Malta

50 miles south of Italy is the beautiful island of Malta, one of the world’s smallest but most densely populated countries. English is the national language although many locals speak Maltese.

Taking advantage of some great flight prices (£85 return for 2 adults from Bournemouth with Ryanair) we decided to pay Malta a visit, having never been before.

We booked transfers from the airport to our hotel with maltatransfer.com and a three night stay at Hotel Roma in Sliema. Granted this was not the most luxurious hotel we have ever stayed in – the walls were very thin, the lift was rickety and you had to leave your key at reception every time you went out! However we were on the top floor and at the front of the building so had fantastic views, the continental breakfast was nice and the stay very helpful. Best of all it only cost us 77 euros for the three nights, and was literally a base for us to explore Malta.

Malta dates back to 5200 BC but it is the form of Baroque architecture that developed in Malta during the 17th and 18th centuries which is still prominent today. Those interested in history will certainly not be disappointed with Malta. From the UNESCO World Heritage site of the capital ‘Valletta’ to the islands’ museums there’s plenty to see, although you may need longer than a weekend break to see it all!

That said we did our best to see as much as we could and luckily the weather was very pleasant for our stay. Our main method of transport was buses which are the primary method of public transport, however they can get very busy. We queued at a bus stop in Valletta one evening (as us Brits do) but when the bus arrived everyone just pushed their way through, queuing isn’t popular! At the time of our visit a bus journey cost €1.50 per person regardless of length of journey. However you could get off and back on within a 2 hour period on the same ticket. It is worth trying to carry the exact change, or as close to the cost as possible. We tried to board a bus at Cirkewwa (Gozo Ferry Boat Terminal) and pay with a €20 note for two passengers. The bus driver refused saying he didn’t have the time to count out change and told us to get off! Luckily for us a kind hearted passenger, a local who spoke no English, paid for us – so nice to see genuine kindness.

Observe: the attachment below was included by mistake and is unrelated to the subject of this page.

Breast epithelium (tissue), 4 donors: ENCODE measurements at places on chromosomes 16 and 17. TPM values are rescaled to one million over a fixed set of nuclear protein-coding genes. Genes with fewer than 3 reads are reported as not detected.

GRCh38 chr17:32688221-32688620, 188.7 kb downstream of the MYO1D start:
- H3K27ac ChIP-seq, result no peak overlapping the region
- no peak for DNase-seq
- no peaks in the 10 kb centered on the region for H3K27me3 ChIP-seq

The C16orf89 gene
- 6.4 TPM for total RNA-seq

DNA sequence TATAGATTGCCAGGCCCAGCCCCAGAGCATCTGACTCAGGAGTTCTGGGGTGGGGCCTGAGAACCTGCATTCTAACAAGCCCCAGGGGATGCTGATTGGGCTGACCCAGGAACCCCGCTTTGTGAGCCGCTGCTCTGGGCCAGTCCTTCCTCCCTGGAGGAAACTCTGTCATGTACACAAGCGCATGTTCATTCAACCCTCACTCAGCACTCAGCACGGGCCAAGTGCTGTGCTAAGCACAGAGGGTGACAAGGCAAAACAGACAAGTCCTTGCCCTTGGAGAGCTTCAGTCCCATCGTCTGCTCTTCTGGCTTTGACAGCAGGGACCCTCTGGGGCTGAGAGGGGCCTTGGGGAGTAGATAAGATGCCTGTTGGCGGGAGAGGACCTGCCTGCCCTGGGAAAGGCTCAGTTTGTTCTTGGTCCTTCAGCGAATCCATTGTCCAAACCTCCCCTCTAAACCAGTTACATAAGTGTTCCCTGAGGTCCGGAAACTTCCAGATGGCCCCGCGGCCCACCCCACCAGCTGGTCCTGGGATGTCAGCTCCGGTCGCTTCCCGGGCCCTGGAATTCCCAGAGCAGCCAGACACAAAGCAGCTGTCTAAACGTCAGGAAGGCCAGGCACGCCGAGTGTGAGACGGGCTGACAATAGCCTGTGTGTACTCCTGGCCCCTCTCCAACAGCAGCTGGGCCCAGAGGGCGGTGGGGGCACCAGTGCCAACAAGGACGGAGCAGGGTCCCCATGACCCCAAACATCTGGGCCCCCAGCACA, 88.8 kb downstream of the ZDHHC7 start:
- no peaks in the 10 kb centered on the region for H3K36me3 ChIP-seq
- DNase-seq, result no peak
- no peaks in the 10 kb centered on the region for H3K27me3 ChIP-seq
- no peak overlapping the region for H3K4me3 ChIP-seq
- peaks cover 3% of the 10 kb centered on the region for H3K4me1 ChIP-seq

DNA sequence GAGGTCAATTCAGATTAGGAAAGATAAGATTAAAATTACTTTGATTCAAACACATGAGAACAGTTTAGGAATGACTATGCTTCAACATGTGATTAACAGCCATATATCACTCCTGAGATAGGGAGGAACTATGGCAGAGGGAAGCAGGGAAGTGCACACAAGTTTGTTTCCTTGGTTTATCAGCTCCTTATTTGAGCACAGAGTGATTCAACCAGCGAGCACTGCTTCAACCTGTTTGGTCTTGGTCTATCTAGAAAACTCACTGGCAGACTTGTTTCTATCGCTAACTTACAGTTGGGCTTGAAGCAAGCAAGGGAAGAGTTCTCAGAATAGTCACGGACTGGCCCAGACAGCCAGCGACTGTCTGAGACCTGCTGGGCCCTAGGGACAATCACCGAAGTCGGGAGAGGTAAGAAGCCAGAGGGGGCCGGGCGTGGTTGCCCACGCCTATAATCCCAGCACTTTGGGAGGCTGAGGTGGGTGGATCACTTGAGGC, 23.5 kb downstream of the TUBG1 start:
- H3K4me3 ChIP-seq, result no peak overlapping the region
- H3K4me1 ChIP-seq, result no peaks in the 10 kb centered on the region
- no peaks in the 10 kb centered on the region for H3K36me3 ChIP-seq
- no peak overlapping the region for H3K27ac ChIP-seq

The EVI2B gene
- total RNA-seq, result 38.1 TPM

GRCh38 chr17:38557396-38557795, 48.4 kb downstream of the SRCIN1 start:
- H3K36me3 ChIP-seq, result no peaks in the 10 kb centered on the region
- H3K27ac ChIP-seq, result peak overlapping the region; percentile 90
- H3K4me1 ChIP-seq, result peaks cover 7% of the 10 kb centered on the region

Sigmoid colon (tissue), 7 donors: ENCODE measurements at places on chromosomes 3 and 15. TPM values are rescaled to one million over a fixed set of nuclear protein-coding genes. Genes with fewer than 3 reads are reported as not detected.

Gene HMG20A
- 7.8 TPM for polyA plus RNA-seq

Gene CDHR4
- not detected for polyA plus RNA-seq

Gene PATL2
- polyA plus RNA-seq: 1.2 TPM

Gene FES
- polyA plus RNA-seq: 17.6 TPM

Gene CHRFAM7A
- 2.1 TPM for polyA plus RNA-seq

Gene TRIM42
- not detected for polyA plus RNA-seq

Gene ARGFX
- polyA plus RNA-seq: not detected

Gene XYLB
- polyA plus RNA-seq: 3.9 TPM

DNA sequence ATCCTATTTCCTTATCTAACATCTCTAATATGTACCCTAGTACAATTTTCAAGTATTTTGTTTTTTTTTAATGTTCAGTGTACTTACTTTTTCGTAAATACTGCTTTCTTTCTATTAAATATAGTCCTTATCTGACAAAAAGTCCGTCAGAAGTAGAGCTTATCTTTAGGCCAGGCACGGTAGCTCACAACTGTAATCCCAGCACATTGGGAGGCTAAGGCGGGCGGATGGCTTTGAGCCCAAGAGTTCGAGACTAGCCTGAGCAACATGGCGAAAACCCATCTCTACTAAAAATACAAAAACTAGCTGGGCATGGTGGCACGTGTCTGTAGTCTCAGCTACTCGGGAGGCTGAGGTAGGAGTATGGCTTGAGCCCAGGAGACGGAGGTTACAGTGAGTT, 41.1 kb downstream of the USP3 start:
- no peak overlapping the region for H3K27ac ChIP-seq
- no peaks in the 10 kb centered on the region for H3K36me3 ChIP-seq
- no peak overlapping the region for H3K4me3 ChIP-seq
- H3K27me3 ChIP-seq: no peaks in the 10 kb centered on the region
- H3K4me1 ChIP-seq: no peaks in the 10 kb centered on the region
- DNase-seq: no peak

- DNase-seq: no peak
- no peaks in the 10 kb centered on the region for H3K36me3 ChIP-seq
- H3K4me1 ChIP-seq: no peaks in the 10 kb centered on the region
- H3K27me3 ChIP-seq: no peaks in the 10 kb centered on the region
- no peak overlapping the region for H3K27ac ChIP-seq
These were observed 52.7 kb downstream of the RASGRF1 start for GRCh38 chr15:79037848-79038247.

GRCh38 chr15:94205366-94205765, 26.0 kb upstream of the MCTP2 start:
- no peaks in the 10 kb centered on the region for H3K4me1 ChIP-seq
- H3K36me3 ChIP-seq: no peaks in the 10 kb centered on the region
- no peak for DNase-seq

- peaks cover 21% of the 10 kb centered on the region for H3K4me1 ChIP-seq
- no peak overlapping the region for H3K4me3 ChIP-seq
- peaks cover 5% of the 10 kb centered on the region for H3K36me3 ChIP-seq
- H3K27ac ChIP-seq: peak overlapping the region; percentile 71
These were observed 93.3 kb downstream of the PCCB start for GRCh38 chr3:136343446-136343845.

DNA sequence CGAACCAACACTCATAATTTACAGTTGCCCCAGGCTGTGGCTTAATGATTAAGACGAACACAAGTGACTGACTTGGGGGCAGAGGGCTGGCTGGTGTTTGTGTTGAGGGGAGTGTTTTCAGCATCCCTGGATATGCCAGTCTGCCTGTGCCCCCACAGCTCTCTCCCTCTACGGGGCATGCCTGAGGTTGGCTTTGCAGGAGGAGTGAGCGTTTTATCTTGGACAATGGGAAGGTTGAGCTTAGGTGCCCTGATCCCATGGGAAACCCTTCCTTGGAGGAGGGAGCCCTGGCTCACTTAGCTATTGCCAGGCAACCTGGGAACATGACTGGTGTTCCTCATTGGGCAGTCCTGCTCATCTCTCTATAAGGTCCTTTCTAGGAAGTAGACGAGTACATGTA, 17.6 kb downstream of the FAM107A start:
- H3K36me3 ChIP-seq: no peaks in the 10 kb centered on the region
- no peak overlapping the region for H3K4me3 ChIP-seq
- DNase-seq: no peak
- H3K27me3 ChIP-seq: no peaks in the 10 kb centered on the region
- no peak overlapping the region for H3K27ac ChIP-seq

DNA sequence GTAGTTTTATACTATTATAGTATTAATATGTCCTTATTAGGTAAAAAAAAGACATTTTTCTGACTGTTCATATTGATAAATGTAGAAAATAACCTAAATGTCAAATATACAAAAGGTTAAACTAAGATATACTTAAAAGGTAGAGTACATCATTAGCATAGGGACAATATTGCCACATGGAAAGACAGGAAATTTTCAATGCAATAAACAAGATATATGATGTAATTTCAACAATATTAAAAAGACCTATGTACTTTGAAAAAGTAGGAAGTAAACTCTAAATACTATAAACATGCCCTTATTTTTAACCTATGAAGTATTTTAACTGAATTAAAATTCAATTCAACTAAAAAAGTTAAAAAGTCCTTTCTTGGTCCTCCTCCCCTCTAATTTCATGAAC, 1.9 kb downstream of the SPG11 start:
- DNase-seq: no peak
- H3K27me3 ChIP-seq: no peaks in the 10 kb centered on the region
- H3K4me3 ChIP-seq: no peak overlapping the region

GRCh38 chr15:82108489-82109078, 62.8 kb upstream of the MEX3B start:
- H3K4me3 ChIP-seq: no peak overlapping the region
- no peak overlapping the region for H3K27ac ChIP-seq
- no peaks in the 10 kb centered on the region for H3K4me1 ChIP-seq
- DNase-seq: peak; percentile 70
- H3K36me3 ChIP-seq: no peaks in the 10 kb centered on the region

During our stay we explored Sliema, St Julian’s, Valletta, Buggiba and over to Gozo, a small island to the north-west of Malta. The ferry to Gozo cost us €4.65 (Dec 2016) each as foot passengers. You only pay this when you return from Gozo to Malta. The ferry crossing takes about 30 minutes and they run every 45 minutes. Once in Gozo we enjoyed a walk around the port of Mġarr before getting a bus to the capital Victoria. After a walk around and a spot of lunch we headed back to Malta.

One evening during our stay we enjoyed a walk from St Julian’s to Sliema along the promenade, highly recommended! The walk is mostly flat and takes around 45 minutes, although you may be tempted to stop at one of the many bars and restaurants that line the route so it may take you a lot longer!

One of the biggest highlights of Malta is the capital Valletta, a walled city full of 16th century architectural heritage and mostly surrounded by sea. We actually headed to Vittoriosa, one of the ‘Three Cities’ across the water from Valletta and took the ferry from here into Valletta. The trip takes less than 10 minutes and cost just €1.50 per person one way but is a great way to see some of the Grand Harbour, especially if you do not have time to do a full boat trip. Once you arrive take the Upper Barrakka lift up to the Upper Barrakka Gardens and Valletta city centre.

VIDEO: A weekend in Malta and Gozo

Please check out our short video of our trip which includes some of the above mentioned sights and don’t forget to subscribe to our You Tube channel for more videos of our travels!

Need some more inspiration? – Then check out www.visitmalta.com

Malta and Gozo Weekend Break

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